With SARS-COV-2 recently sweeping the globe, the population is experiencing a group stressor unlike any phenomenon in this country in the last century. How the pandemic experience is related to mental health challenges including anxiety and depression is unknown. Numerous factors—such as changes in community function; restriction of activities and social contacts; and fearfulness about the virus, the economic downturn, and food access—may contribute to poorer mental health. Marginalized populations, such as sexual and gender minority people (i.e., non-heterosexual people and transgender or gender-expansive people, respectively) may be particularly at risk for adverse impacts of the pandemic due to preexisting economic and health factors.1 We set out to document changes in depression and anxiety within The PRIDE Study, a longitudinal cohort of sexual and gender minority people, a vulnerable population.2


Participants in The PRIDE Study, a longitudinal cohort study of sexual and gender minority people,2 were included if they completed mental health measures in the 2019 Annual Questionnaire (timepoint 1, June 2019—ongoing at time of data extraction) and in a COVID-19 impact ancillary study (timepoint 2, March 23, 2020, through April 19, 2020). Paired sample t tests examined changes in depression (9-item Patient Health Questionnaire, PHQ-93) and anxiety (7-item Generalized Anxiety Disorder Scale, GAD-74) symptoms overall and separately among those who screened positive (PHQ-9 and GAD-7 scores ≥ 103, 4) and negative (scores < 10) for depression and generalized anxiety disorder at timepoint 1.


In total, 2288 participants were included in this study (see Table 1 for participant characteristics). Depression symptoms increased by a mean PHQ-9 score of 1.21 (t[2280] = 11.35, p < .001, d = .20) from timepoint 1 to 2. Anxiety symptoms increased by a mean GAD-7 score of 3.11 (t[2282] = 27.95, p < .001, d = .54). Among individuals who screened positive for depression at timepoint 1, PHQ-9 scores decreased by a mean of 1.08 (t[670] = − 4.80, p < .001, d = .21) at timepoint 2. Among individuals who screened negative for depression at time 1, PHQ-9 scores increased by a mean of 2.17 (t[1609] = 19.58, p < .001, d = 0.53) at timepoint 2. Among individuals who screened positive for generalized anxiety at timepoint 1, there was no change in GAD-7 scores (t[508] = 1.01, p = .32, d = .06). Among individuals who screened negative for generalized anxiety at timepoint 1, GAD-7 scores increased by a mean of 3.93 (t[1773] = 32.93, p < .001, d = .88) at timepoint 2.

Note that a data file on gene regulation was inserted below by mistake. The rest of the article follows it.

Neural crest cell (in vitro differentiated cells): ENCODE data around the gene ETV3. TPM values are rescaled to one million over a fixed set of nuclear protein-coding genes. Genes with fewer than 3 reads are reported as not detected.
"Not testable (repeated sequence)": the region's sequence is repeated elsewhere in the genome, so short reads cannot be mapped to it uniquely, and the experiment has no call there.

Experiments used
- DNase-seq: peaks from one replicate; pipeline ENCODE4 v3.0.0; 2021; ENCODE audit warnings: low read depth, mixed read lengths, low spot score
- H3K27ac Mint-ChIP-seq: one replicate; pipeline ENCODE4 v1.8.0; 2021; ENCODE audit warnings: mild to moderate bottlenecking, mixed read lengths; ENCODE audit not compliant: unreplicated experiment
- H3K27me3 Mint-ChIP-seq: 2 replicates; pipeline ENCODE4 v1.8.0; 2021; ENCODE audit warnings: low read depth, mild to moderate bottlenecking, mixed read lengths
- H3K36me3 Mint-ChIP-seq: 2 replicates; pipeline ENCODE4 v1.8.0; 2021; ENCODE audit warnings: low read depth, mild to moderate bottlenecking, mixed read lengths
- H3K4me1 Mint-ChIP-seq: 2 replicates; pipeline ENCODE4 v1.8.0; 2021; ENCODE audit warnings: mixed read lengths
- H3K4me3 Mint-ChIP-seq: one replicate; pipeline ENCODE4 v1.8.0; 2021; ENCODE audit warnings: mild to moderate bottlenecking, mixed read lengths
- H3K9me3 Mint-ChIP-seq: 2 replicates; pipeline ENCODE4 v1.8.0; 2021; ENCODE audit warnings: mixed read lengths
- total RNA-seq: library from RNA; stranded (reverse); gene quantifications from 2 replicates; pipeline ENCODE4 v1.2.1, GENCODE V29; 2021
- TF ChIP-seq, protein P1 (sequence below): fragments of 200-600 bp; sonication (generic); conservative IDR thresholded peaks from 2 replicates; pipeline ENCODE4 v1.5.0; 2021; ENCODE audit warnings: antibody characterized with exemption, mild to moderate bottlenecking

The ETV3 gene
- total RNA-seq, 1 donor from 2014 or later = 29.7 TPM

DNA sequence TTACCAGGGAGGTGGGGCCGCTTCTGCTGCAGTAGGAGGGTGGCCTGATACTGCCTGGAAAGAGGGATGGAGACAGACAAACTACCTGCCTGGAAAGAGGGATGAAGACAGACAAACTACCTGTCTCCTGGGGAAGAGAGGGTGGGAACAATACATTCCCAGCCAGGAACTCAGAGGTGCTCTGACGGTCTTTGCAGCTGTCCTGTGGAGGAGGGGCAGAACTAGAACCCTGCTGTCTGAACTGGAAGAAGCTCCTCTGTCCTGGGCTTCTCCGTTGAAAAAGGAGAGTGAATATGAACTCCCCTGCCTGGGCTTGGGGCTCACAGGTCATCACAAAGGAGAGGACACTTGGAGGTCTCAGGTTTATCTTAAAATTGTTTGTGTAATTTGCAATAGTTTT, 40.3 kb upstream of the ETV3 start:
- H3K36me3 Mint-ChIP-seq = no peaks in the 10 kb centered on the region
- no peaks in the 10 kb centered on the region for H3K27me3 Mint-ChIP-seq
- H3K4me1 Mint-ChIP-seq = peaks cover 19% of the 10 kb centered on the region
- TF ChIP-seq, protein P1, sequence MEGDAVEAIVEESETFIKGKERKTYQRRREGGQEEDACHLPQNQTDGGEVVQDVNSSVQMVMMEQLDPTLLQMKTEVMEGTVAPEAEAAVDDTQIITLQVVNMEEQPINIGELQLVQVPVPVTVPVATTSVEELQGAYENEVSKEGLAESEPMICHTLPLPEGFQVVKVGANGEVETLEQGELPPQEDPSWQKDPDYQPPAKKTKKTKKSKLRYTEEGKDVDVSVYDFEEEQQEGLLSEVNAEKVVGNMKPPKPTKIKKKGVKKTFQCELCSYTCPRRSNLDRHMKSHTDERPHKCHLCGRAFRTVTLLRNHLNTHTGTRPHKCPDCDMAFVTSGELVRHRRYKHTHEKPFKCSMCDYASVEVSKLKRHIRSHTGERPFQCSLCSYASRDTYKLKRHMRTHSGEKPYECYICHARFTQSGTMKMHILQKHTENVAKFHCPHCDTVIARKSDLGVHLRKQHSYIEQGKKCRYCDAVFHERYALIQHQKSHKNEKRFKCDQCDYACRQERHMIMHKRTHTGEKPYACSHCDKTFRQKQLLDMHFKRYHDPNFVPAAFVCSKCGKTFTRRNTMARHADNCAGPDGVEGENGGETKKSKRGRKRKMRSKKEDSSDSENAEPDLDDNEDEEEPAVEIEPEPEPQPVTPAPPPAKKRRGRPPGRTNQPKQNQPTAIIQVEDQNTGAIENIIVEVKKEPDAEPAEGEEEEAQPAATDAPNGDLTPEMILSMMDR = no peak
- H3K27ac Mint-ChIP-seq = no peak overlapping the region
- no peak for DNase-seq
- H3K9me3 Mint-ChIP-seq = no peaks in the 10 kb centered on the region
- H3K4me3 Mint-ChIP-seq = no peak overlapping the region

Table 1 Demographic characteristics of N = 2288 sexual and gender minority individuals


We found increases in anxiety and depression coinciding with the COVID-19 pandemic onset. Increased anxiety and depression symptoms were driven by people who did not have preexisting symptoms consistent with generalized anxiety or depression. While this study was conducted with sexual and gender minority people, the results may be relevant for other vulnerable populations, such as other minority groups.

Health care providers are advised to check in with patients about stress and to screen for mood and anxiety disorders, even among patients who had no prior history of anxiety or depression. Treatment and referrals can include traditional interventions such as individual therapy and medications and may also include COVID-19-specific supports implemented on a larger scale (e.g., supportive peer-led groups, mindfulness practice). This study is observational. Our finding that individuals with preexisting depression had improved mood from timepoint 1 to 2 may represent regression to the mean and should not be interpreted that these individuals have less depressive symptoms, as they already were experiencing symptoms of depression at timepoint 1. Future research will identify who is most at risk for adverse impact. In the interim, we should consider ways to support the mental health of all of our communities during the pandemic, with special care and attention to vulnerable populations.